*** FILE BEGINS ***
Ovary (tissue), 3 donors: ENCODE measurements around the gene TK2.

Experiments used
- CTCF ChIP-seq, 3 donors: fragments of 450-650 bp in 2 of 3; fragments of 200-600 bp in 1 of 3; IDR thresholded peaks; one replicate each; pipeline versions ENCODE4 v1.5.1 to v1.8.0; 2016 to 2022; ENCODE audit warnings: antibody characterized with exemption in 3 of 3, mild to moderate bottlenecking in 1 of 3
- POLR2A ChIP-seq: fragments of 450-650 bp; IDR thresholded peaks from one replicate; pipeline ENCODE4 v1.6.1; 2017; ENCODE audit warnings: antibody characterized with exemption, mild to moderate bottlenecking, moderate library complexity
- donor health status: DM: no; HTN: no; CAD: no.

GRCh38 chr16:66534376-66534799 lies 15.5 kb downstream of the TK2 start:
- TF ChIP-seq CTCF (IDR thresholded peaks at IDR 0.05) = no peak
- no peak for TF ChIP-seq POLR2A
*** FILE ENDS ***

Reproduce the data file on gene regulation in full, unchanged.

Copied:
Ovary (tissue), 3 donors: ENCODE measurements around the gene TK2.

Experiments used
- CTCF ChIP-seq, 3 donors: fragments of 450-650 bp in 2 of 3; fragments of 200-600 bp in 1 of 3; IDR thresholded peaks; one replicate each; pipeline versions ENCODE4 v1.5.1 to v1.8.0; 2016 to 2022; ENCODE audit warnings: antibody characterized with exemption in 3 of 3, mild to moderate bottlenecking in 1 of 3
- POLR2A ChIP-seq: fragments of 450-650 bp; IDR thresholded peaks from one replicate; pipeline ENCODE4 v1.6.1; 2017; ENCODE audit warnings: antibody characterized with exemption, mild to moderate bottlenecking, moderate library complexity
- donor health status: DM: no; HTN: no; CAD: no.

GRCh38 chr16:66534376-66534799 lies 15.5 kb downstream of the TK2 start:
- TF ChIP-seq CTCF (IDR thresholded peaks at IDR 0.05) = no peak
- no peak for TF ChIP-seq POLR2A